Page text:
If she pitched collegiately, McQuillin wanted to make sure her dad and other family members would be able to attend regularly. Because of the distance, frequent trips to Oklahoma State to take in games wouldn’t be possible for the McQuillin family, and Taylor’s trips home to see her dad would also be limited.
“The personal choice wasn’t hard at all because my family comes first,” she explained. “The overall situation was hard because I was still pretty young. There was already a bond there between the (Oklahoma State) coaches, so calling when you’re 15 or 16 years old and saying, ‘Hey, I’m not going to school here,’ – it’s not easy. ”
In addition to her family, Palomino, Mascarenas and Ybarra were the only others who knew McQuillin’s de-commitment was on the horizon.
Knowing Arizona had expressed previous interest, Palomino put her recruiting hat on.
“I told her every single day to go to Arizona,” she said. “Me and Toni.”
Suddenly surrounded by a future Wildcat and a former one, it became the logical program for McQuillin to look into, providing both a storied pedigree along with a reasonable proximity to her family.THE NEWEST WILDCAT
McQuillin estimates there was a five-minute gap between the hardest phone call she had ever made and the one that put her in touch with longtime Arizona softball coach Mike Candrea.
The wheels were put in motion rather quickly, and before long, McQuillin took a visit to Tucson, scoped out the facilities and met with the coaching staff. Having formed an immediate bond with the coaches and with a much more practical location, McQuillin found a new home at Arizona, committing to join the Wildcats’ 2015 class during her sophomore year.
“It seems like it’s been forever since we’ve had them both committed,” Candrea said. “It was kind of a bonus that worked out for us that they both went to the same school. We’re ecstatic. They’re both great talents that we feel very good about and think they can come in and compete right away. We got a pair of jerseys here waiting for them.”
Historically speaking, the Wildcats scored what could be the best high school tandem in CIF-SS history. Palomino owns the county single-season mark for homers in a season (18), and she recently broke the all-time state home run record (53), and currently sits at 56.
In the circle, McQuillin has tallied 99 wins over her four years at Mission, just one shy of the CIF-SS mark (set by Brittany Weil, Pacifica, 2002-05). With up to five playoff games still to be played, not only could McQuillin top that mark, but she could also set a CIF-SS record for most pitching wins in a row. The record stands at 32; McQuillin has won 31 in a row dating to last season.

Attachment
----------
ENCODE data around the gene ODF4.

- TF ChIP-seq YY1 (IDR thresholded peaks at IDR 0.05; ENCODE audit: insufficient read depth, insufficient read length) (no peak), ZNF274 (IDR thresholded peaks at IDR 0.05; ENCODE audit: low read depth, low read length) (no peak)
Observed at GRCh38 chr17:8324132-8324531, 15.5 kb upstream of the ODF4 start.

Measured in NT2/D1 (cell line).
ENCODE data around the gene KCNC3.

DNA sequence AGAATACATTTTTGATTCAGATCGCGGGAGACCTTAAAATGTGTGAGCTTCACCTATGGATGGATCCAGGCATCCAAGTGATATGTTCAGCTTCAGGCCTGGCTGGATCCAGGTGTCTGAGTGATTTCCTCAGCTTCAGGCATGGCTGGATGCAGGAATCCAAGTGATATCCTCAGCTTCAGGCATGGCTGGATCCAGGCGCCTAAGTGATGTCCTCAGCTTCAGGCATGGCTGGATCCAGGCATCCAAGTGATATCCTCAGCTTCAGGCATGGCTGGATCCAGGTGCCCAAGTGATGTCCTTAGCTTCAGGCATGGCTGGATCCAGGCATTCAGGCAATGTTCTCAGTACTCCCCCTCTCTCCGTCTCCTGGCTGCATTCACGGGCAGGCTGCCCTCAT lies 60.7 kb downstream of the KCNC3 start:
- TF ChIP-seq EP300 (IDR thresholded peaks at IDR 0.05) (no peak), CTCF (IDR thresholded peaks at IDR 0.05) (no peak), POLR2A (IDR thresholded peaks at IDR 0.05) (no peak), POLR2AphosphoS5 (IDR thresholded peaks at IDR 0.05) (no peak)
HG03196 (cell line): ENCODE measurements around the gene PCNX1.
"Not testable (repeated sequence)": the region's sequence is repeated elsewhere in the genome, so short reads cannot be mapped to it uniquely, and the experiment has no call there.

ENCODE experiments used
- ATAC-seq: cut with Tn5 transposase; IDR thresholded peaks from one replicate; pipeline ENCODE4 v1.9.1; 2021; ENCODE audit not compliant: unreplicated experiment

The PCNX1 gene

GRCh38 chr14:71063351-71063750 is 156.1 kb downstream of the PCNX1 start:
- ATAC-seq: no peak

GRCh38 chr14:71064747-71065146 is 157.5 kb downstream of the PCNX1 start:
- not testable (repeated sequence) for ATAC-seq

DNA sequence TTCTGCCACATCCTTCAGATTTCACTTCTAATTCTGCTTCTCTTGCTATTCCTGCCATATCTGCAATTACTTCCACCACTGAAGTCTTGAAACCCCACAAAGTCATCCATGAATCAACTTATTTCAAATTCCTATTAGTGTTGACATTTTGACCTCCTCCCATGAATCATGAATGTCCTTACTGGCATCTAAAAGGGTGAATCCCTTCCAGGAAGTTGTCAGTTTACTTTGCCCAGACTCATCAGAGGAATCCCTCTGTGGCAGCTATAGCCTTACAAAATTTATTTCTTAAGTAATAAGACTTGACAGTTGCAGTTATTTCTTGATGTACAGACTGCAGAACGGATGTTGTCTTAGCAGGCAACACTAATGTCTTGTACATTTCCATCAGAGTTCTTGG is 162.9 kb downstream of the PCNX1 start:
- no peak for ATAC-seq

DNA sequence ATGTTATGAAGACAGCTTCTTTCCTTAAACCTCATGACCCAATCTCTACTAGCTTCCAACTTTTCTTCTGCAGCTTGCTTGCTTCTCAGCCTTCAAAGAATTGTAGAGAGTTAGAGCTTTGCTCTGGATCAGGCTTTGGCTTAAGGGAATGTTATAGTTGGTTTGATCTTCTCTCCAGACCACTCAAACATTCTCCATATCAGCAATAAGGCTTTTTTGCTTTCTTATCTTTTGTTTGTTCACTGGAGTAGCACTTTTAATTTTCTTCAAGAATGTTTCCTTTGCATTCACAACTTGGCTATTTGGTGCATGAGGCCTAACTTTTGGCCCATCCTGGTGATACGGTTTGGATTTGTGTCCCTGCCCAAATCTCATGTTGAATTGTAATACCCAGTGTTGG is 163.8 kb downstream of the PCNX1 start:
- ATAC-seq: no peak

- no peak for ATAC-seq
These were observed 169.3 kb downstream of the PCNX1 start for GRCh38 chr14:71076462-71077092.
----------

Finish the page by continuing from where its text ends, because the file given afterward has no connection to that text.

“I’d relate it to back in the day when Toni Mascarenas and Amanda Freed were at Pacifica High,” explained Stith, trying to put into perspective just how rare it is to have two players of this caliber playing on the same high school team. “You don’t get players and athletes like this at the same high school at the same time.
“It’s not like travel ball where you have teams built with superstars. If you’re lucky, you have three or four really good kids, maybe a transfer, and a couple kids on their way up.”
The Mascarenas connection is obvious, but when McQuillin was awarded the Gatorade National Player of the Year award last June, it was Freed – the awards’ first recipient in 1998 – who presented the power-pitching junior with the coveted hardware.FIVE TO GO
A day after Mission Viejo’s Senior Day honored McQuillin, Palomino, Bailey Roberson and Kayleen Shafer, the duo walked toward the school’s diamond. The numbers of the four seniors, spray painted onto the outfield grass, remained legible.
Now more than ever can the girls relate to the whole ‘high school flies by’ notion. Both remember celebrating Senior Day as freshmen, and they’ve come to appreciate the process and the hard work it has taken to get them to this point.
The current goal is to go 5-0 in the playoffs, cap their high school careers with back-to-back CIF championship victories and have a 31-0 record as seniors.
Not to be overlooked, though, is McQuillin and Palomino’s desire to go out on top with this group of girls. They’ll never suit up with Roberson again. Shafer will be a Pac-12 rival in a matter of months. And the team’s underclassmen are all committed to colleges across the country.
“For us seniors, some of us have been playing together since we were 10, so it’s not just these last four years that are coming to an end,” Palomino said.
McQuillin added, “When we reflect on things, it’s, ‘We used to play each other in rec ball all the time,’ or ‘We used to be on the same travel ball teams.’ Realizing this is our last time together, we want to go out strong. Not only for us, but for our team, our school and our community.”
The tools are all there. Now it’s just a matter of finishing the task at hand.